Monday, 22 September 2014

Westminster Day

A Pair of Scousers

So was it worth it, getting up early to be in Westminster for 10.30am, and returning home very tired with Sunday's duties looming? Well, yes it was. Everyone present seemed to want to repeat the exercise next year. But I hope we will have learned from this one, and do even better in 2015.

Part  of the audience, ready to hang on every word
A little parochial parable. Many years ago in our Surrey Deanery we used to have regular Clergy Chapter meetings, at which some Speaker would come to tell us what we ought to be doing. He would be a paragon, someone who was expert at Youth Work, or Preaching, or Evangel-isation. After the talk we would return home, determined to do better in future - but pretty sure that we would not be able to reproduce his success in our little parish. Then one week the speaker failed to turn up. One of our number, a person we all thought was too good to be true, a whizz-kid with flocks of young worshippers, asked if he could fill the gap. Our hearts sank, but there seemed no option. In the event, David spoke not of his success, but of his failures; the impression he gave was all show. Underneath he was insecure and disappointed. We were genuinely almost reduced to tears. Chapter meetings were never the dame again. David's honesty had enabled us all to be more truthful with one another, to admit our own failures, to support one another's ministry.

We spent much of the morning in the Cathedral Hall listening to success stories; a Group of more than eighty were recruiting new
Lancaster. Devon and Notts among others
members all the time; another Group was raising money to buy a redundant Methodist church building. Even the one example of a small Group managed to be entirely up-beat. Now we need such encouragement; but we also need to be able to admit how hard things are for some of us - perhaps even a majority. I spoke to a couple of priests about "Called to be One". Like us, they had thrown themselves into it, put out a great deal of advertising,  but in the end scarcely anyone came except members of their own Group and a few well-disposed local Catholics. I found myself more heartened by these conversations than anything from the 'official' speeches. So, next time, can we loosen up a bit? Not sit in serried rows listening to those thought to be encouraging to us, but have a real chance for meeting? One of our number proposed that everyone should have name badges (big legible ones) to include where we were from and that seems very worthwhile.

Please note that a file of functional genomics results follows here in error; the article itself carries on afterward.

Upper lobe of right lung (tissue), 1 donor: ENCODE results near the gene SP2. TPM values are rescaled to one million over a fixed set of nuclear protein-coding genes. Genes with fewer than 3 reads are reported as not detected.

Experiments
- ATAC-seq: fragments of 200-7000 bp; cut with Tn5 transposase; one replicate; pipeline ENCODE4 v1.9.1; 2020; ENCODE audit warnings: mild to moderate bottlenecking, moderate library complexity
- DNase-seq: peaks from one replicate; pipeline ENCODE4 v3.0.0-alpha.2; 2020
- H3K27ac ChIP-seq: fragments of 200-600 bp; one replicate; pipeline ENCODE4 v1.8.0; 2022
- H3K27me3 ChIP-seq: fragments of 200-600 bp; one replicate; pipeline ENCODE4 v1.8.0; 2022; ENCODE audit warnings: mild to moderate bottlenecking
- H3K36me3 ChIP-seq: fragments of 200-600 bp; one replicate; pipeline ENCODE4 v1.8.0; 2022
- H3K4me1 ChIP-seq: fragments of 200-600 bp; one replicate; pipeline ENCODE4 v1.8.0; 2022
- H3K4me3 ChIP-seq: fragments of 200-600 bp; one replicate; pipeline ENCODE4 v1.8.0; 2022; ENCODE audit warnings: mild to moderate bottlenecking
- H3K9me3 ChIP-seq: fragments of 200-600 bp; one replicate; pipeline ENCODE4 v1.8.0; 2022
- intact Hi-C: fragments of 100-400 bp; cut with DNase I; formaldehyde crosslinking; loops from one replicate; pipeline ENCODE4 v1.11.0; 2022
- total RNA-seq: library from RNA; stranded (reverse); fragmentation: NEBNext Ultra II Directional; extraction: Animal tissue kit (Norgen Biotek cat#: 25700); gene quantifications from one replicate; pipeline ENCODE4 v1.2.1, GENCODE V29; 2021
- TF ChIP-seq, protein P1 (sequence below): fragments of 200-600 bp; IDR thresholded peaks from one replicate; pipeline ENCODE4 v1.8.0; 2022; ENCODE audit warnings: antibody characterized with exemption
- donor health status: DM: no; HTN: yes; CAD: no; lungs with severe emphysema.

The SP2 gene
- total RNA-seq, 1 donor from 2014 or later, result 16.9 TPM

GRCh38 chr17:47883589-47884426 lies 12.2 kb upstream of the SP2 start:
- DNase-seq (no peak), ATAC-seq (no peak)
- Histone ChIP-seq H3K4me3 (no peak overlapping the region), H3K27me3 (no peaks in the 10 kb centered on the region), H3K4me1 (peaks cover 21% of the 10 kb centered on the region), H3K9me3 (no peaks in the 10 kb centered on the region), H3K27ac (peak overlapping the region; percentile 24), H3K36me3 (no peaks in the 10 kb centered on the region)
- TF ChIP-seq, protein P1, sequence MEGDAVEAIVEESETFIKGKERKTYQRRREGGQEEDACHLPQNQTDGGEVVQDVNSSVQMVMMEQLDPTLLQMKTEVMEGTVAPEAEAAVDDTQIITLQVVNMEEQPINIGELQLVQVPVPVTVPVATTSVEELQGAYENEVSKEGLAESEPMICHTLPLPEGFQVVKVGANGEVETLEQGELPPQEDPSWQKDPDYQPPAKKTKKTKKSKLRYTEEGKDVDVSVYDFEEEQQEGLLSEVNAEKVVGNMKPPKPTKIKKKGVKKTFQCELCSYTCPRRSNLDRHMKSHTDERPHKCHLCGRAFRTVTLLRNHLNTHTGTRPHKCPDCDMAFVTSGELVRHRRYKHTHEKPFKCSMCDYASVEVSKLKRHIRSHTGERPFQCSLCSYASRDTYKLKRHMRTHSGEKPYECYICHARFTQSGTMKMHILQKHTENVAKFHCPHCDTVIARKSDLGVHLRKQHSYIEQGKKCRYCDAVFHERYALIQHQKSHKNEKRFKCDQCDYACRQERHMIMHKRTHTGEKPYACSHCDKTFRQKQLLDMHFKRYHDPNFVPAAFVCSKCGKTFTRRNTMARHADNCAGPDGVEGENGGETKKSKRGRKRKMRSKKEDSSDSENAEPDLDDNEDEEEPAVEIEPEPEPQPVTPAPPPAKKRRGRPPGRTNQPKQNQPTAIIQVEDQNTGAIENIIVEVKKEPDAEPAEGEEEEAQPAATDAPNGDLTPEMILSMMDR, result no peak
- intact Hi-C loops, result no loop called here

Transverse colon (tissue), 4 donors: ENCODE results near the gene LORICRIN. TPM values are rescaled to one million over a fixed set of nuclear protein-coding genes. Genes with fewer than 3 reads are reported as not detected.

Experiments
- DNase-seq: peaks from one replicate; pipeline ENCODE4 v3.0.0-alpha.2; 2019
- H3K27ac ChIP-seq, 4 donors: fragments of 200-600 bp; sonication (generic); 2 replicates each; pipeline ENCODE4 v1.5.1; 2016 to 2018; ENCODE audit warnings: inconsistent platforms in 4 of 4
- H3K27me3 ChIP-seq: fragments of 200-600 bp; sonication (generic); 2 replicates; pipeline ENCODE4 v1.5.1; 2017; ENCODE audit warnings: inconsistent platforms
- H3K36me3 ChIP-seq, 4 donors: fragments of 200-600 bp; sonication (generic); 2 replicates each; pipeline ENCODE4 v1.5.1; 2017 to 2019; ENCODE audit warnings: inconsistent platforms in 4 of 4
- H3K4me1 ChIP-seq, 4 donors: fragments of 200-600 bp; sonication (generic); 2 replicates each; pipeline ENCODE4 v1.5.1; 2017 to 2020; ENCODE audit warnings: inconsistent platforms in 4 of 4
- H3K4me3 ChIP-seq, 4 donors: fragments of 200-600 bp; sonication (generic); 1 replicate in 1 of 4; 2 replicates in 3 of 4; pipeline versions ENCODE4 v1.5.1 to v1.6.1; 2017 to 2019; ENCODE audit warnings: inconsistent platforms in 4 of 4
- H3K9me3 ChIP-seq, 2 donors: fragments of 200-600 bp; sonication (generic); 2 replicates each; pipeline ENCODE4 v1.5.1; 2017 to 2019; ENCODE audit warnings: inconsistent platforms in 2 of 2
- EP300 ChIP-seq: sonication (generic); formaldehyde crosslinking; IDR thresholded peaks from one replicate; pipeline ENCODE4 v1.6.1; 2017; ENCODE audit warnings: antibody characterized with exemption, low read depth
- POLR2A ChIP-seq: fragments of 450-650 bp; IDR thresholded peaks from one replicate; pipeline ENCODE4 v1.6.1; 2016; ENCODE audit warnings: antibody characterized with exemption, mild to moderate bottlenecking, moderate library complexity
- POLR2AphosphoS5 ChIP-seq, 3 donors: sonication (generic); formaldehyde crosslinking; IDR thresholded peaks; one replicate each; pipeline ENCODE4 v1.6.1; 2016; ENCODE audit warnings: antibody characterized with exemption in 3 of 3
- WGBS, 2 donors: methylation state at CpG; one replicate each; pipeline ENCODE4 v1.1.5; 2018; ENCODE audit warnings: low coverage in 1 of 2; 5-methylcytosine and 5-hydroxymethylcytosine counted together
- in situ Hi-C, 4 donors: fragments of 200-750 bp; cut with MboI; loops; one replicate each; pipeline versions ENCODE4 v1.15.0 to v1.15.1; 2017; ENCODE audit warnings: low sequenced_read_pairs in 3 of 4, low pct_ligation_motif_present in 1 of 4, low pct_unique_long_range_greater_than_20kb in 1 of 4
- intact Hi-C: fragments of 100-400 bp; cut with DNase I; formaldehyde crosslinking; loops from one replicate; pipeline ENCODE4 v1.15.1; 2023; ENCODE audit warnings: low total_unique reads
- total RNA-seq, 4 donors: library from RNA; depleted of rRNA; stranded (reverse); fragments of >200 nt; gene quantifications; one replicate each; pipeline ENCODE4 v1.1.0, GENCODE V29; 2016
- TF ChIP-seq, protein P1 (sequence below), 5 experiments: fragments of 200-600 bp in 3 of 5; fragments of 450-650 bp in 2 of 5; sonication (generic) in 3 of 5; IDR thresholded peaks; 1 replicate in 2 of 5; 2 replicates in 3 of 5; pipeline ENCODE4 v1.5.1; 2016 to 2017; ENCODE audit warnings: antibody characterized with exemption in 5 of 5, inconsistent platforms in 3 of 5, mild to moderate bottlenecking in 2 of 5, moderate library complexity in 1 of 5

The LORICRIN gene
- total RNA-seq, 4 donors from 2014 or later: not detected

Deacon and Ordinary
He hails originally from Leicester and would have loved to meet people from there, but he could not find them. There was so much about the day that was good - particularly the concelebrated Mass (forty priests, I think - though are we not 150 by now? Where were the others?)  The Cardinal's address was great - and unlike much of the rest of the proceedings, AUDIBLE! Surely someone besides an Archbishop can adjust a microphone? On thanking one of the Stewards afterwards I was told how much they appreciated the SINGING - real congregational whole-heartedness. It was especially good to have that best of all Marian hymns, Thomas Ken's "Her Virgin Eyes saw God Incarnate born" - a wonderful bit of the patrimony, which I hope will now become familiar to Diocesan Catholics.

Waiting for Kick-Off
After such excitement,  it is back to the trivial round, the common task. We are hoping to collect some Harvest goodies for the local Food Bank, and encouraged by Mgr Keith we will join the Parish for a Harvest Supper. Sorry if much of this post sounds a little carping; it was good, but might have been so much better. Very good, though, hearing Mgr Burnham on Liturgy - brisk and informative. Good to be with so many old friends - even though there was not enough time to speak to them all. One of the Cathedral Servers told me he had been MC at an event where I had presided (in Leicester) probably fifteen years ago... how time flies when you're having fun.

After the final whistle